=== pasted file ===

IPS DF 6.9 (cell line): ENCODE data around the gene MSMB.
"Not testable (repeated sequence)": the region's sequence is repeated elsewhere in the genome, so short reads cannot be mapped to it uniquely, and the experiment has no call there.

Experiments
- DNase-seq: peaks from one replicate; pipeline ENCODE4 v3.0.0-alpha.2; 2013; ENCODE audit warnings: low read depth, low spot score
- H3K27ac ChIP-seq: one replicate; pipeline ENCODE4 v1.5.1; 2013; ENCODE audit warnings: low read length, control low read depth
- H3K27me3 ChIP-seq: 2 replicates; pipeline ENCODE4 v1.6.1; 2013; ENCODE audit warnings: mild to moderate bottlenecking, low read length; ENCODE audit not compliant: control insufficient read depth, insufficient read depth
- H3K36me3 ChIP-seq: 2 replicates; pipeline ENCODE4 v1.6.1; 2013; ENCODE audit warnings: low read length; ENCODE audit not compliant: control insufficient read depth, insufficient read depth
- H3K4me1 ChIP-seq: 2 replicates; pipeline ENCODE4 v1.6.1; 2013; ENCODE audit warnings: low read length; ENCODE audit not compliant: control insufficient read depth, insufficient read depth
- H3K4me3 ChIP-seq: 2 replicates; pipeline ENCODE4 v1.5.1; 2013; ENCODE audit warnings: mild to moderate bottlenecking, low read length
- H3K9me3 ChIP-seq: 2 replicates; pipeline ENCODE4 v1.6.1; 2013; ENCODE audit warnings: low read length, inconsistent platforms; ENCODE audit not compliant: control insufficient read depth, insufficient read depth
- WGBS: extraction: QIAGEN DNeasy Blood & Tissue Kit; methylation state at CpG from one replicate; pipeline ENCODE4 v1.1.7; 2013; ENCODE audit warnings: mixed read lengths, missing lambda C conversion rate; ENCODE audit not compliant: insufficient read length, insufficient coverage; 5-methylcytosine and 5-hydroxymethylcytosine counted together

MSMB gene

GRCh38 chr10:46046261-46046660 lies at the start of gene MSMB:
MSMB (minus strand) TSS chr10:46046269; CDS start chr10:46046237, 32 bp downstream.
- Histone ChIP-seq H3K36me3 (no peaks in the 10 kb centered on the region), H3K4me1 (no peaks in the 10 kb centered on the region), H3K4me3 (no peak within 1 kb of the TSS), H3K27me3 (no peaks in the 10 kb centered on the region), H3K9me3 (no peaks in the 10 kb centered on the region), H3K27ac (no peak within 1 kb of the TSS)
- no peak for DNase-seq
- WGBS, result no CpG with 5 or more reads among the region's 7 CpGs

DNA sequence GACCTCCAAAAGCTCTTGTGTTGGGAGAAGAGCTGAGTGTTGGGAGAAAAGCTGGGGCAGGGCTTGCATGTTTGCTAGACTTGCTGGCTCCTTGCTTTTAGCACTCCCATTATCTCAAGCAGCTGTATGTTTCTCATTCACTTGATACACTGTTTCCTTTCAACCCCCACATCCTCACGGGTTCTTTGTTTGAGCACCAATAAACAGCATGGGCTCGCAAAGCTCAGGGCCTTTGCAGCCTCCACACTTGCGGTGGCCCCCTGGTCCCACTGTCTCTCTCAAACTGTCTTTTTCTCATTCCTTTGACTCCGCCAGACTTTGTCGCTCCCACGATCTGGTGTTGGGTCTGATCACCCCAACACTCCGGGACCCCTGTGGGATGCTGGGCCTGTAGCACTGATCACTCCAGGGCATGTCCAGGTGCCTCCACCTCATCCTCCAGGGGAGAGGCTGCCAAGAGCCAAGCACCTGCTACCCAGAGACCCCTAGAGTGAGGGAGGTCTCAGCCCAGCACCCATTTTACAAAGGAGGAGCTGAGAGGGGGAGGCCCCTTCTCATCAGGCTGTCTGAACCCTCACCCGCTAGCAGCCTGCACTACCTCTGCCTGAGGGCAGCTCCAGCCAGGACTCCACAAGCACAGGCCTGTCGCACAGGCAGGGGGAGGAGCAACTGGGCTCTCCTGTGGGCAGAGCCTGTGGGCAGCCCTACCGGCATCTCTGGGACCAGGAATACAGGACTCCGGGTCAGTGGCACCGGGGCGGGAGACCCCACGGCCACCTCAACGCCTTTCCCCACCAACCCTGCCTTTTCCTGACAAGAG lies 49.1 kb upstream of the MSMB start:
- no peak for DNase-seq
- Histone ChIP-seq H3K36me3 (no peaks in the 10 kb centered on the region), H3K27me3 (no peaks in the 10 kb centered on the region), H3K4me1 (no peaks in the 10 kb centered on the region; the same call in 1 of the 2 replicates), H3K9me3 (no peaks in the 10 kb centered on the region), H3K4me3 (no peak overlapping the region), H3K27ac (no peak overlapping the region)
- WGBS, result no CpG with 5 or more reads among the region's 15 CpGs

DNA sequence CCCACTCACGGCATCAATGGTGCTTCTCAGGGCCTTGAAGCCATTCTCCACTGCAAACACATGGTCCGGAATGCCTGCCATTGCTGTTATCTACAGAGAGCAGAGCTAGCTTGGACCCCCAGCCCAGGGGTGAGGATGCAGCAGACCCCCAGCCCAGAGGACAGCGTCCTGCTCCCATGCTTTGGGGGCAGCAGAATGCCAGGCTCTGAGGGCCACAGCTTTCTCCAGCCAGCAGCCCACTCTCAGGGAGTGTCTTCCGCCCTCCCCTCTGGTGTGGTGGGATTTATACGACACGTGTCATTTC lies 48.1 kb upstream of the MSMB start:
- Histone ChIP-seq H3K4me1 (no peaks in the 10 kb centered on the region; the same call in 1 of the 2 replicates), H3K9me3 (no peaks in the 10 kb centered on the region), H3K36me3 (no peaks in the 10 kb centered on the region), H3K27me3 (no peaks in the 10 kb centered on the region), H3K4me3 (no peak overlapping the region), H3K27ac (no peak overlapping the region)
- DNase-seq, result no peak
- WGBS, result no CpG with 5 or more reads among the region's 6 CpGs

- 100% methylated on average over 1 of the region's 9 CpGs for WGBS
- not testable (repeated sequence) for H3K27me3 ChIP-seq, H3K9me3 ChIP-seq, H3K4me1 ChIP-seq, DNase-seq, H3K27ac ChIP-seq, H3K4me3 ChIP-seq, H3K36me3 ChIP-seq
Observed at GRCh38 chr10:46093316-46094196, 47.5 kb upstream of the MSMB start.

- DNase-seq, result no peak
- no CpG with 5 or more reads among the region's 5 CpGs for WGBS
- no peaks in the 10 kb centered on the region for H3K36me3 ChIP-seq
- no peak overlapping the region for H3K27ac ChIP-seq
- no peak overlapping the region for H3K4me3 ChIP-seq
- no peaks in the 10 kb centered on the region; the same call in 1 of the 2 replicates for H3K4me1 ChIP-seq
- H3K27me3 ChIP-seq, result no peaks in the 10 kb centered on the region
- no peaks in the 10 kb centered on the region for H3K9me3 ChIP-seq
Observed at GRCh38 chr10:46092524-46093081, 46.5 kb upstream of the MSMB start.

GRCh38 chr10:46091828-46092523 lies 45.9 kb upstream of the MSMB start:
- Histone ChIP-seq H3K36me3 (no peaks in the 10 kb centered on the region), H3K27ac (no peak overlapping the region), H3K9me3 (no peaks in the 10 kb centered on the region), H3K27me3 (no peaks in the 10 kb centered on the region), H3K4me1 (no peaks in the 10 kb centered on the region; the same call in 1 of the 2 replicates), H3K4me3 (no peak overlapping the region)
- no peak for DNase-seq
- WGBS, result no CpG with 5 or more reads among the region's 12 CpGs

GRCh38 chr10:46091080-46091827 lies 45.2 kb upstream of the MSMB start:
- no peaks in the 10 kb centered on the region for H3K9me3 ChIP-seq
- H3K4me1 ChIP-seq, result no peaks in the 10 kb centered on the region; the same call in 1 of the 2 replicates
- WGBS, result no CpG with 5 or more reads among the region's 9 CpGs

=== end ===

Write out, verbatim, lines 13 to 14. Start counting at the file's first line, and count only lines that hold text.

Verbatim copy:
GRCh38 chr10:46046261-46046660 lies at the start of gene MSMB:
MSMB (minus strand) TSS chr10:46046269; CDS start chr10:46046237, 32 bp downstream.